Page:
Christmas and New Years Eve have come and gone, and now New York City is gearing up for a cold winter. But for those willing to brave the elements, January is a prime time to visit the city and avoid the crowds. Here's how to get the most out of a winter visit to the Big Apple.
What to Do
Now that the crowds are departing, it's easy to visit one of the city's skating rinks and get some prime time on the ice. The rink at Rockefeller Center is a beloved tradition, and is open late all the way through April. In Central Park, Wollman Rink is great for families and couples alike (imagine skating surrounded by snowy trees and the skyscrapers of Fifth Avenue and Central Park West), and is open until 10 p.m. most nights. (It will remain in the park through April.) The rink at Bryant Park, meanwhile, is also open through April and stays open late...and is also close to shopping and all the midtown attractions.
When the weather gets cold, the sidewalks are much clearer for walking, so this is a prime month to do some strolling and window shopping. Or real shopping: This is a great time to take advantage of post-holiday deals at many of the top stores along Fifth Avenue and all over town.
What to See
Several new Broadway shows are either in previews or about to begin them soon, making it easy to be among the first to see an upcoming hit. Fans of classic rock will want to catch Beautiful, the Carole King Musical at the Stephen Sondheim Theater, which opens officially on January 12. (Broadway baby Jessie Mueller stars, and if her performances in On A Clear Day... and Into the Woods were any indication, she'll make the show extra special.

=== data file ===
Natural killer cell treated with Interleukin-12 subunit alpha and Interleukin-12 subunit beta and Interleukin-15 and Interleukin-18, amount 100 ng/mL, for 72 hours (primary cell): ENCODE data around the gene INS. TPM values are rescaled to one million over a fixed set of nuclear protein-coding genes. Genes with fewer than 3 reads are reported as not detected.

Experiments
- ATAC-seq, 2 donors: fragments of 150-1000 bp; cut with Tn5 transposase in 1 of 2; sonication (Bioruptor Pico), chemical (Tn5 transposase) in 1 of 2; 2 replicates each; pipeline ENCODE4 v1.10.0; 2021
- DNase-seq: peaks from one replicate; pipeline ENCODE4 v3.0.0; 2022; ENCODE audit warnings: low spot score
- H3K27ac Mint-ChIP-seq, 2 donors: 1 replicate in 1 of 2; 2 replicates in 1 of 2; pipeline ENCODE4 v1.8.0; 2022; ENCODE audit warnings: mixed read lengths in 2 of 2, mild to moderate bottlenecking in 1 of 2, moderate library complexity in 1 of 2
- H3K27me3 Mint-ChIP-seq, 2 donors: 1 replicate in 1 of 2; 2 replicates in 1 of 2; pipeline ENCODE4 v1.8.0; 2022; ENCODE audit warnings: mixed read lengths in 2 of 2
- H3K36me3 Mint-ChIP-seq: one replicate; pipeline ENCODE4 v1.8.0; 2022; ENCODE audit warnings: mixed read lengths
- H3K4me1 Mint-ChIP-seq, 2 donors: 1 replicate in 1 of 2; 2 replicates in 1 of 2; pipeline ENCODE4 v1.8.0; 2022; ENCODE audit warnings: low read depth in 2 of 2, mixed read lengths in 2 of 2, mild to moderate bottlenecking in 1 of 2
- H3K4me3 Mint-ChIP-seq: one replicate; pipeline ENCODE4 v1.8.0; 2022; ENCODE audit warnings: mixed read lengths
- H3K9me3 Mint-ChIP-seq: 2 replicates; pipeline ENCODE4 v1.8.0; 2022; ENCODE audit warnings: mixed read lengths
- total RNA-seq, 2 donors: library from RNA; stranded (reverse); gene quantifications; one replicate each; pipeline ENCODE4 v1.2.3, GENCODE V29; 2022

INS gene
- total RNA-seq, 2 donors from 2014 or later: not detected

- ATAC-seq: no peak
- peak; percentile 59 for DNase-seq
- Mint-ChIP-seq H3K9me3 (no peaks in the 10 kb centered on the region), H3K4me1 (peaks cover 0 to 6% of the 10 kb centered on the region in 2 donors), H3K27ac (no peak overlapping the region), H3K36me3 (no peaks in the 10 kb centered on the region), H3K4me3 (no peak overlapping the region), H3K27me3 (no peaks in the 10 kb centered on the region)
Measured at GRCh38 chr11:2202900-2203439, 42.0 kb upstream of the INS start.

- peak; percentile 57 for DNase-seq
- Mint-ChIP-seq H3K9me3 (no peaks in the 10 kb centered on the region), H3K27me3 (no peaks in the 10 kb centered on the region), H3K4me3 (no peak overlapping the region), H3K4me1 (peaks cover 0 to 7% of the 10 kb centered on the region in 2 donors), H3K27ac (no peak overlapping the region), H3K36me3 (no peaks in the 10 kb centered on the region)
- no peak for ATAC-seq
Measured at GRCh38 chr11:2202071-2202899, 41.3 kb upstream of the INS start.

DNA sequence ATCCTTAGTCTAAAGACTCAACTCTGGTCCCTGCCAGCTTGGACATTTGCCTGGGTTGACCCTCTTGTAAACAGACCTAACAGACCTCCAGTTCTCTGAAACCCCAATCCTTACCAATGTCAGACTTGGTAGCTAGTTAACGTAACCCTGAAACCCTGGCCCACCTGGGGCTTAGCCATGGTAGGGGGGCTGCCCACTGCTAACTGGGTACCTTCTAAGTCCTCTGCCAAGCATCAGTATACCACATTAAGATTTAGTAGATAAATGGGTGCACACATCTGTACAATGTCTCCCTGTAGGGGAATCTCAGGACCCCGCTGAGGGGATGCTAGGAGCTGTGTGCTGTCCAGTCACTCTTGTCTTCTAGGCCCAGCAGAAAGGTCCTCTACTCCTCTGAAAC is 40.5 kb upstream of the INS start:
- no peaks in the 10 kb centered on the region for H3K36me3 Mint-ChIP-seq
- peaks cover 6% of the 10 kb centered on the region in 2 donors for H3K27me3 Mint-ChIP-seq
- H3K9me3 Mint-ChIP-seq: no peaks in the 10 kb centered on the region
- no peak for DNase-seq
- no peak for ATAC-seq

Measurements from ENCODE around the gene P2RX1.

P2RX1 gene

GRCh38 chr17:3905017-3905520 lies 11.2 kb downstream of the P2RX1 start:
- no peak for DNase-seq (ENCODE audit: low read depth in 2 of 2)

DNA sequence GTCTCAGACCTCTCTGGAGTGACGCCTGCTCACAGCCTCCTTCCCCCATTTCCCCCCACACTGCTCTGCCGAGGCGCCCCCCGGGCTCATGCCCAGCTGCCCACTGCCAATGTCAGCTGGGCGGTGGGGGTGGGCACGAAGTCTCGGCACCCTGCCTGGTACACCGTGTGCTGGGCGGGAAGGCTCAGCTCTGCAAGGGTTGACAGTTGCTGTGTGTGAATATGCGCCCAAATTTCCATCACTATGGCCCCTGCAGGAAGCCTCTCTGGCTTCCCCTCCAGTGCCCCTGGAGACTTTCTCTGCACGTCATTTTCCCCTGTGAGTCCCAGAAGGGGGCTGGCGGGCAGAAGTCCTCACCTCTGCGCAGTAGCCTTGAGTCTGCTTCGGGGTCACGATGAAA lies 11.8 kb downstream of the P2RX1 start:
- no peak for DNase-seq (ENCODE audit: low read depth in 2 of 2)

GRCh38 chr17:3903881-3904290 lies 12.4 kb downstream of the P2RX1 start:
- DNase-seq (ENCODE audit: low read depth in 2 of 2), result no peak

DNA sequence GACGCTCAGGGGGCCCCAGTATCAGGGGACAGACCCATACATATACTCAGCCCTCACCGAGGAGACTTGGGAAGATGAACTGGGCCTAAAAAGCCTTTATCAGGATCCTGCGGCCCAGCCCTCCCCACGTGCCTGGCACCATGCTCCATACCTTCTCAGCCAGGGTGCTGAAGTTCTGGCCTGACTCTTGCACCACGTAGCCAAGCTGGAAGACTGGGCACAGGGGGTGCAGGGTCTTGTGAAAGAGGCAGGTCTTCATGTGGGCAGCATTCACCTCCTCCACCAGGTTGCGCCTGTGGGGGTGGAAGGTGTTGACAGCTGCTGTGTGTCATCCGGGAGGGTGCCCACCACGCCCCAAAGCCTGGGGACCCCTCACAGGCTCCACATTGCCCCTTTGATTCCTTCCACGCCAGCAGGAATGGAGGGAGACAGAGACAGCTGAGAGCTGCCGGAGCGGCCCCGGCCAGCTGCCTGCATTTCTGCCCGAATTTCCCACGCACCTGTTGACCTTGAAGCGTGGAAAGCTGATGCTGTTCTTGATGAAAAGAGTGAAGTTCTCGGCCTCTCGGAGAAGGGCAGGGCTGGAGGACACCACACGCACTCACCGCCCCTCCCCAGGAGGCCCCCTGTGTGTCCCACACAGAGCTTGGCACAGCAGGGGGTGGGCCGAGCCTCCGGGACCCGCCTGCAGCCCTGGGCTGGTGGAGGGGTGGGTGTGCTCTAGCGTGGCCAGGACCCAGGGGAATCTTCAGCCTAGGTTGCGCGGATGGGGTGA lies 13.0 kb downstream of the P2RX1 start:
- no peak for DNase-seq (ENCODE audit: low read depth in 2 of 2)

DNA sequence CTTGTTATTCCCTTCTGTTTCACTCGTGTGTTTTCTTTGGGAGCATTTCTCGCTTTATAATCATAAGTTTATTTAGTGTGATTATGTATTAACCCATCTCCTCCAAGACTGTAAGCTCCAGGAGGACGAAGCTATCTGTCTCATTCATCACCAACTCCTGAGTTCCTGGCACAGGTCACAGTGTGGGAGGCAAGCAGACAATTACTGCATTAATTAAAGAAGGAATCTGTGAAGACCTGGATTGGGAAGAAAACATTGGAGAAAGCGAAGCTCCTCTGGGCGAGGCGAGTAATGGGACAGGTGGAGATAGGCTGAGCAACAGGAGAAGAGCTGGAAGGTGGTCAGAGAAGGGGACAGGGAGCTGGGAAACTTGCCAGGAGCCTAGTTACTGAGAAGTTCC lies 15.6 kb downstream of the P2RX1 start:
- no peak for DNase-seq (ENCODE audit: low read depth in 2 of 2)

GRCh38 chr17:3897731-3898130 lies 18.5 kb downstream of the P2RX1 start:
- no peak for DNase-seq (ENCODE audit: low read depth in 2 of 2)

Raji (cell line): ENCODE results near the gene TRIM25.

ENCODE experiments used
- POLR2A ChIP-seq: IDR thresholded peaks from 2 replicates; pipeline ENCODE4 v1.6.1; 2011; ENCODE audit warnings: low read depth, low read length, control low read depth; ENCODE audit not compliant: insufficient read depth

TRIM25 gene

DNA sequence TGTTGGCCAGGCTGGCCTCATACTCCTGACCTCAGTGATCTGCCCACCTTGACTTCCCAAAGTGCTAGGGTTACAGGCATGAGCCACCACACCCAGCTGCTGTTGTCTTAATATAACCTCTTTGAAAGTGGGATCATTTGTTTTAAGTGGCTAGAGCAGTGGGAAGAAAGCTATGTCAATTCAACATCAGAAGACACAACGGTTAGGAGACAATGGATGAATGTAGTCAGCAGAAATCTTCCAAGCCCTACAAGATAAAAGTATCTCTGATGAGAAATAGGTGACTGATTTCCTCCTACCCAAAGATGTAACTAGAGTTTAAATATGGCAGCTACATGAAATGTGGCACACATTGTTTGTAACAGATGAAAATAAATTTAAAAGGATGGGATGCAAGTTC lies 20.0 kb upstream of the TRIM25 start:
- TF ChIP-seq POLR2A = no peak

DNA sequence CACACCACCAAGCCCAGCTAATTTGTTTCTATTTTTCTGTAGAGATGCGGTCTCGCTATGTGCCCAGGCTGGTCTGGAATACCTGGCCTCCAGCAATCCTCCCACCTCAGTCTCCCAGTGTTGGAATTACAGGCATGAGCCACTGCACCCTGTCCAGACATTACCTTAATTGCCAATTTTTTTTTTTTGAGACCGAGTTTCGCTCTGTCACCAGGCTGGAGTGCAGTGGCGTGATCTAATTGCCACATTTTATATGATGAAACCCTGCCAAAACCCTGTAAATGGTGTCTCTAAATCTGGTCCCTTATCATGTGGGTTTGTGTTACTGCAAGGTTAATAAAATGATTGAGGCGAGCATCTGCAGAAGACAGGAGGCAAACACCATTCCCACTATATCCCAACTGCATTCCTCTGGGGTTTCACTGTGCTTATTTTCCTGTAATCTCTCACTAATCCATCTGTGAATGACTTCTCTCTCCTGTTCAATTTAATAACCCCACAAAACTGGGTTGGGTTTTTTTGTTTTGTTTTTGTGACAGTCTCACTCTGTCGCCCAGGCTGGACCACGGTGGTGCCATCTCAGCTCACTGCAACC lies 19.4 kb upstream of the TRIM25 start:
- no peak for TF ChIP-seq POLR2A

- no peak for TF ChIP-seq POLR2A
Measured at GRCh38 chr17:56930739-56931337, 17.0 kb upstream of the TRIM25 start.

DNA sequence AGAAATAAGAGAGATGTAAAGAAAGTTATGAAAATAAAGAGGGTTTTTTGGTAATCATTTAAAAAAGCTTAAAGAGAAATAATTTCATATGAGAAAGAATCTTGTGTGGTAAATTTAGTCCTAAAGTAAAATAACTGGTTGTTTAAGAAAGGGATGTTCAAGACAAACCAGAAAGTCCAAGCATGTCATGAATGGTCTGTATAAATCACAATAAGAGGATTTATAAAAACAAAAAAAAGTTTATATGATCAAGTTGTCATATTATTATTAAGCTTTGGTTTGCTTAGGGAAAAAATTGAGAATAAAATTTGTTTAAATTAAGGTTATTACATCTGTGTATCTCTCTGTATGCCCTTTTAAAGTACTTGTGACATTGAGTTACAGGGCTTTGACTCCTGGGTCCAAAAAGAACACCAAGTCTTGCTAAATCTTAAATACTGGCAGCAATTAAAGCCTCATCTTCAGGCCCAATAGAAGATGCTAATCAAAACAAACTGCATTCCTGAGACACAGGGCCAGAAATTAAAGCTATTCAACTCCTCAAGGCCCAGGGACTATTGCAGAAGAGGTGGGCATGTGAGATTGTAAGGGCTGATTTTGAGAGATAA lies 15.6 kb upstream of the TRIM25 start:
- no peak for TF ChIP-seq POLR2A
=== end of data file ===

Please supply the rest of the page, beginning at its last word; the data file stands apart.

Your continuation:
Sports fans, meanwhile, will want to head to Circle in the Square to see Bronx Bombers, a new play about the Yankees and their connection to New York—from the days of Babe Ruth to Derek Jeter.
Pulitzer-winnr John Patrick Shanley (most famous for Doubt) has a new play opening at the Samuel Friedman Theater starring Debra Messing (of “Will & Grace” and “Smash” fame) and Tony-winner Bryan O'Byrne. Outside Mullingar, a dramatic comedy (or maybe comic drama?) about Ireland and family and romance. The play is currently in previews and begins performances on January 23.
And Tony-winner Jason Robert Brown has a new musical opening at the Gerald Schoenfeld Theater based on a much-beloved novel: The Bridges of Madison County stars Broadway icons Kelli O'Hara and Steven Pasquale as star-crossed lovers in this adaptation of Robert James Waller's novel.
At 54 Below, Oscar- and Tony-nominee and Emmy-winner Jeff Daniels is performing his original songs in a limited engagement. (Song titles include “If William Shatner Can, I Can Too”, “You Can Drink An Ugly Girl Pretty”, and “Have a Good Life (Then Die).”) Edward Hibbert, late of Fraiser and many Broadway shows, will also perform a cabaret of classics (written by icons like Noel Coward and Cole Porter) at the venue later in the month.